Many have long decried the sad state of Chinese urbanism, with its lack of human scale, pedestrian-friendly and sustainable planning. It seems now that the government has finally caught on to the degree of silliness cropping up around the country these years, having released a report vowing to curb “weird” architecture. And this time, they seem to be serious about it.
Indeed, from hotels with entirely golden façades (like the Chongqing and Xiamen Sheratons) to the two “big pants” (CCTV headquarters in Beijing and the Gate to the East in Suzhou, plus a pants copycat in Henan), or even some downright surrealist/postmodern ideas (like that teapot-shaped building in Jiangsu, or the cellphone in Yun’nan), China has earned itself a reputation for its many, let’s say, creative designs. We explored the issue in depth in the That's Beijing March 2015 issue.
CCTV Headquarters in Beijing
Gate to the East in Suzhou
People's Daily Headquarters in Beijing
Fangyuan Mansion in Shenyang
Beijing Tianzi Hotel
Cell phone building in Yunnan
Tea pot building in Jiangsu
The directive was issued by the Central Urban Work Conference, convening for the first time since 1978. Many of the main complaints about contemporary Chinese urban planning were addressed, such as traffic, pollution and safety. The main takeaways, according to the South China Morning Post, were that future projects should be “suitable, economic, green and pleasing to the eye,” as opposed to the “oversized, xenocentric, weird” types that we’ve come to know.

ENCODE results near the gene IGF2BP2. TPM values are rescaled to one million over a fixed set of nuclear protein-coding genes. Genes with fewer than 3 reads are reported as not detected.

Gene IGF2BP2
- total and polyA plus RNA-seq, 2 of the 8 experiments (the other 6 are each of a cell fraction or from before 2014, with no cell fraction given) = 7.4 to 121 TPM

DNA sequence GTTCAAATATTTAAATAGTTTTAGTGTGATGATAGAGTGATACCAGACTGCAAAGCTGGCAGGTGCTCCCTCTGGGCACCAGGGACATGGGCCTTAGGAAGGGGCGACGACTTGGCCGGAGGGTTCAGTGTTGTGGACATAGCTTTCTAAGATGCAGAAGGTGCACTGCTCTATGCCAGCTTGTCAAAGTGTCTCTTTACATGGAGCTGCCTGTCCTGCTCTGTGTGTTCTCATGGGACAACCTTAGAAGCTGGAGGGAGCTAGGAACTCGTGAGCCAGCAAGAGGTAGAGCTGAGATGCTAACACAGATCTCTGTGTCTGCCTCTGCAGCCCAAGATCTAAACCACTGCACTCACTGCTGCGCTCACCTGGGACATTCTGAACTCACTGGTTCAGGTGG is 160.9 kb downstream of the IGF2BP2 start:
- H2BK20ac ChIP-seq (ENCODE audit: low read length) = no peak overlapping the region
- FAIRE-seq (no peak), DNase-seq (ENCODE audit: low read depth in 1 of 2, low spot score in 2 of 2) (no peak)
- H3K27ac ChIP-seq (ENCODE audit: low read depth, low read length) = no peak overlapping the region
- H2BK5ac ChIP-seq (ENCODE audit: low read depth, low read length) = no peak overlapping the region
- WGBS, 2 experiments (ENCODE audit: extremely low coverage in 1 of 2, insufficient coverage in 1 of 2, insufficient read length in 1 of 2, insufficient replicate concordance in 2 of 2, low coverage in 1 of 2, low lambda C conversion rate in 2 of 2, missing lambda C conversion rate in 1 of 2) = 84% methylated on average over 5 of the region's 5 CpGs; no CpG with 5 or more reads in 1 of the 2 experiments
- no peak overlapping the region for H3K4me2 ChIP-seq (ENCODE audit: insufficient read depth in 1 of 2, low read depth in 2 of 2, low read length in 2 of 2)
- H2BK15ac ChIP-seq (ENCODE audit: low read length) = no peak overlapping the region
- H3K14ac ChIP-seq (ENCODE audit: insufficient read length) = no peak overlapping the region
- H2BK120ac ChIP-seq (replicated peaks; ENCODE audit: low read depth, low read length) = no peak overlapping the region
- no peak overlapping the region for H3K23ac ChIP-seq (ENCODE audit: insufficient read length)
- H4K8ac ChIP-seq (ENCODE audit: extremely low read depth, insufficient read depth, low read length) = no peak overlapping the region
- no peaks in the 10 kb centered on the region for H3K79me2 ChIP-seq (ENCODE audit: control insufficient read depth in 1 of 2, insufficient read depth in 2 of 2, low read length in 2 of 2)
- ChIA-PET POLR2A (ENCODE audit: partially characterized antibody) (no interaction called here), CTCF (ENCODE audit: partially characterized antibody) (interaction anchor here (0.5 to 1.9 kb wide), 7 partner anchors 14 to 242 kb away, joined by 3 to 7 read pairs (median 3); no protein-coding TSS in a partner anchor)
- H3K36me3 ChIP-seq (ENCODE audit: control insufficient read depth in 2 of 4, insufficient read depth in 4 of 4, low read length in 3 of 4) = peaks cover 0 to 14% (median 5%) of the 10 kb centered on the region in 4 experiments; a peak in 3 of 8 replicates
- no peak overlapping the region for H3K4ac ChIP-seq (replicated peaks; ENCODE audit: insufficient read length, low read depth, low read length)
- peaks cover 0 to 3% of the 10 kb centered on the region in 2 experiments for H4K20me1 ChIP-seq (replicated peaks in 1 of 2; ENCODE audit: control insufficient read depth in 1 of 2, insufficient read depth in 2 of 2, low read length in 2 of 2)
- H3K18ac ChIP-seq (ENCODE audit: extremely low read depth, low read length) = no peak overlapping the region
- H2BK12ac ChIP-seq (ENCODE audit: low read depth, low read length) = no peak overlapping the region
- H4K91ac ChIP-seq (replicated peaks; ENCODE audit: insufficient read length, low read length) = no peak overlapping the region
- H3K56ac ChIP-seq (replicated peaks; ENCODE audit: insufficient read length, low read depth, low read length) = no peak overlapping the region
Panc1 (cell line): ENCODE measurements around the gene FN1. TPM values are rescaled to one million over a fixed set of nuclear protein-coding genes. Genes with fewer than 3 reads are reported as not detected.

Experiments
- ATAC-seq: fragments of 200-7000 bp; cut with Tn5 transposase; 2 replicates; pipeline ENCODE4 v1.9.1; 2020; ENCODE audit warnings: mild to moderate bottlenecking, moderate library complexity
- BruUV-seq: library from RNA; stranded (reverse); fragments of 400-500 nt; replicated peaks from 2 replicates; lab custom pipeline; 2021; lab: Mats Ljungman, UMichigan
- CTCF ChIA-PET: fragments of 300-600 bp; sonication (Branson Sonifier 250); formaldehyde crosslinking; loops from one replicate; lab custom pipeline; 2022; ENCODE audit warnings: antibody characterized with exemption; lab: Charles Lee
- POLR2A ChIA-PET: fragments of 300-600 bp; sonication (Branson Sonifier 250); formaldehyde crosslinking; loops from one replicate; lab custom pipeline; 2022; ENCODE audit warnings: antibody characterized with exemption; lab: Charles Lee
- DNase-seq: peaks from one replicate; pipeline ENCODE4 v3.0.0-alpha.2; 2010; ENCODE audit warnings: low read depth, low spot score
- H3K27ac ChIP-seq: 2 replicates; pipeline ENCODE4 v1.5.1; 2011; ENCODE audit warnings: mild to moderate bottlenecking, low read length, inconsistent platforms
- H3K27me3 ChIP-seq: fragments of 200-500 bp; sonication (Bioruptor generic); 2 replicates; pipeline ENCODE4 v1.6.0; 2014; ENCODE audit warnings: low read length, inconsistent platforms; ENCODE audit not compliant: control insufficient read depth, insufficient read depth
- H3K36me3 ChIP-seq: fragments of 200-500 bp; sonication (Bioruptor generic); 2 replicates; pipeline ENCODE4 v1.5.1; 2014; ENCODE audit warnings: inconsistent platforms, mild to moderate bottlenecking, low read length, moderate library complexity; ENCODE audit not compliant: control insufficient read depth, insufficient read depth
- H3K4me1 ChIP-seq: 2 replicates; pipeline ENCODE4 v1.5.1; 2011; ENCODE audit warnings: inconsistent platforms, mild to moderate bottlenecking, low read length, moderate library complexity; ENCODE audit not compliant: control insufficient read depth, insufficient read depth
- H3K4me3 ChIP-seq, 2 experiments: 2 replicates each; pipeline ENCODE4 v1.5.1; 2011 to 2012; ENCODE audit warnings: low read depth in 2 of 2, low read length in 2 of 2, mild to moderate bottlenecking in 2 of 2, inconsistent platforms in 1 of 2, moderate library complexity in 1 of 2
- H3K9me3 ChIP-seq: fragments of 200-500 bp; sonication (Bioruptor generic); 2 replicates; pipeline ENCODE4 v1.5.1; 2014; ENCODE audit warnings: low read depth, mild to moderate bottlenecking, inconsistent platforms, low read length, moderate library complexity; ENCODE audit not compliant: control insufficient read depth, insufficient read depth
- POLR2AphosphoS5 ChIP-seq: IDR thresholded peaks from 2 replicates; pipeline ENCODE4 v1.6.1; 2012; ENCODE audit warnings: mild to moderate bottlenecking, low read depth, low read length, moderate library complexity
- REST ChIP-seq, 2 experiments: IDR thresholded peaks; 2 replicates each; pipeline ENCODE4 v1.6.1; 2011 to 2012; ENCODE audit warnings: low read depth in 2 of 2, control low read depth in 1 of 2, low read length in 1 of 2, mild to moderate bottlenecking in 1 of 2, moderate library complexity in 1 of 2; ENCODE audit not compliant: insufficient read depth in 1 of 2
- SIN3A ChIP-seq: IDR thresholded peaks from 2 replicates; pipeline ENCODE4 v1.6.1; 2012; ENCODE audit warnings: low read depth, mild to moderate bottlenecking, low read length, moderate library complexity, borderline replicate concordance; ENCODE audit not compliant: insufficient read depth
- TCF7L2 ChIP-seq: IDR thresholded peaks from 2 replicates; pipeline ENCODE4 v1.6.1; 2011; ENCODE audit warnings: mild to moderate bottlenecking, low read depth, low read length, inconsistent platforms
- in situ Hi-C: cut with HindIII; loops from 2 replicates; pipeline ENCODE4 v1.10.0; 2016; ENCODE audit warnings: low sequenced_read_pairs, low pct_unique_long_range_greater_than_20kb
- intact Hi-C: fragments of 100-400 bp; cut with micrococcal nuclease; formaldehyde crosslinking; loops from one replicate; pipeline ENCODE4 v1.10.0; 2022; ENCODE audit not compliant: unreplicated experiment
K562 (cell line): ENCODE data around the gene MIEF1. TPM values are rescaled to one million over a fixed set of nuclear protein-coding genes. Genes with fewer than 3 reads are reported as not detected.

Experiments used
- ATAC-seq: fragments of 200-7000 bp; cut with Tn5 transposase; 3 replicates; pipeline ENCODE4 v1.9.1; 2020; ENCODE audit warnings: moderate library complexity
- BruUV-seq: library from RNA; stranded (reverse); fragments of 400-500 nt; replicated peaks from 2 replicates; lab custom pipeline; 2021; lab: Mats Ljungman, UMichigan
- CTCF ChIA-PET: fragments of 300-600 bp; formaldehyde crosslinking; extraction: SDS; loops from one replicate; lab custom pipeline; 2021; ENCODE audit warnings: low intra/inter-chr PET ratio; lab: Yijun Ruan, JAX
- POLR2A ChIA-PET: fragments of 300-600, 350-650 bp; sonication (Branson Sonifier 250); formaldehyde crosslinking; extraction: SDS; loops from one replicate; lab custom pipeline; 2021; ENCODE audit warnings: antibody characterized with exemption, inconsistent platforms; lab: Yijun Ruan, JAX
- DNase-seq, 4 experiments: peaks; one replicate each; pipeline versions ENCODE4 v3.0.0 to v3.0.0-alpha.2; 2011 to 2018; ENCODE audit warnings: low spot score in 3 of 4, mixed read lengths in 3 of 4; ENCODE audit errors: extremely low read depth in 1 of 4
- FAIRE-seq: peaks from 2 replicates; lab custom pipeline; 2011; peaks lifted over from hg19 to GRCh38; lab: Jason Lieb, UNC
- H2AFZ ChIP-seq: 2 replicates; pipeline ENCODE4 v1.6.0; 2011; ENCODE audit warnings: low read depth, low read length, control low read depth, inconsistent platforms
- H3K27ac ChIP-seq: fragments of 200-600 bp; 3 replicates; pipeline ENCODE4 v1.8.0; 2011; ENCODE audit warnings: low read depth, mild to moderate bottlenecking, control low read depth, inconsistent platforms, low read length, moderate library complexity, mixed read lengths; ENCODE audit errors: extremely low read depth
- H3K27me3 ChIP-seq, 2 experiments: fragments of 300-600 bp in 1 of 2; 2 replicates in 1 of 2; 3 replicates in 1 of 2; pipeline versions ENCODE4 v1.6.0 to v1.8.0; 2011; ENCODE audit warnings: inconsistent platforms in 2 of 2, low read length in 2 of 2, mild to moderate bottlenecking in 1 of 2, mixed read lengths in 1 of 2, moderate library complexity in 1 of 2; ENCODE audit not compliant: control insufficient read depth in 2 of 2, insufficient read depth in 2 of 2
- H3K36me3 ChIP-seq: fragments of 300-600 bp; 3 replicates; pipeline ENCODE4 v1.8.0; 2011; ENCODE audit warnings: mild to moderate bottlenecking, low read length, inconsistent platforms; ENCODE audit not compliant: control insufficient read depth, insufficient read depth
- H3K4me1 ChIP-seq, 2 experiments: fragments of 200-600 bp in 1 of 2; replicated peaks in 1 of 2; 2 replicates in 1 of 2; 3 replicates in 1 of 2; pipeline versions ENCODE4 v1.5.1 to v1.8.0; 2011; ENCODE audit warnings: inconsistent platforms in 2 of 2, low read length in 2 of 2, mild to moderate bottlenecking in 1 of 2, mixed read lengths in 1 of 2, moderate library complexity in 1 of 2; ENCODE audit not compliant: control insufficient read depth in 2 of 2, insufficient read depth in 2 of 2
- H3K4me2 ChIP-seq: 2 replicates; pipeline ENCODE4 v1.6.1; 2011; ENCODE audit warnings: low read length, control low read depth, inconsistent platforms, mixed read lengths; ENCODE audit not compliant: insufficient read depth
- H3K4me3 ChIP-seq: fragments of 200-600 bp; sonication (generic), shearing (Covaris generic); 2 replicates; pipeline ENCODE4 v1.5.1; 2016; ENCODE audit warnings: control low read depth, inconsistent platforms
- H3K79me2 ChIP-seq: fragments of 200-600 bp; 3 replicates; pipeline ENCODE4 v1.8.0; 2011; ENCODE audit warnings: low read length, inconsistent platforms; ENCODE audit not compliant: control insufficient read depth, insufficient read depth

(We assume that by “xenocentric” they mean the onslaught of copycat architecture, mimicking whole Western towns at times).
This sentiment was reiterated by a statement from the State Council two days ago, which goes all the way by forbidding “[b]izarre architecture that is not economical, functional, aesthetically pleasing or environmentally friendly.” To do so, it vows to enpower municipal authorities and punish detractors.
Both of these documents echo President Xi Jinping’s personal stance on the matter, as he made nearly identical comments in 2014, in a lecture emphasizing the value of art as an inspiration to the people.
The solutions to this whimsical urbanism, though, don’t seem to be too well-polished at this point. The State Council emphasized the role of prefabricated buildings in its document, claiming they’ll compose 30 percent of new buildings 10 years from now. The Central Urban Work Conference, on the other hand, mentioned that it would open gated communities to traffic, which understandly outraged many, as SCMP reported.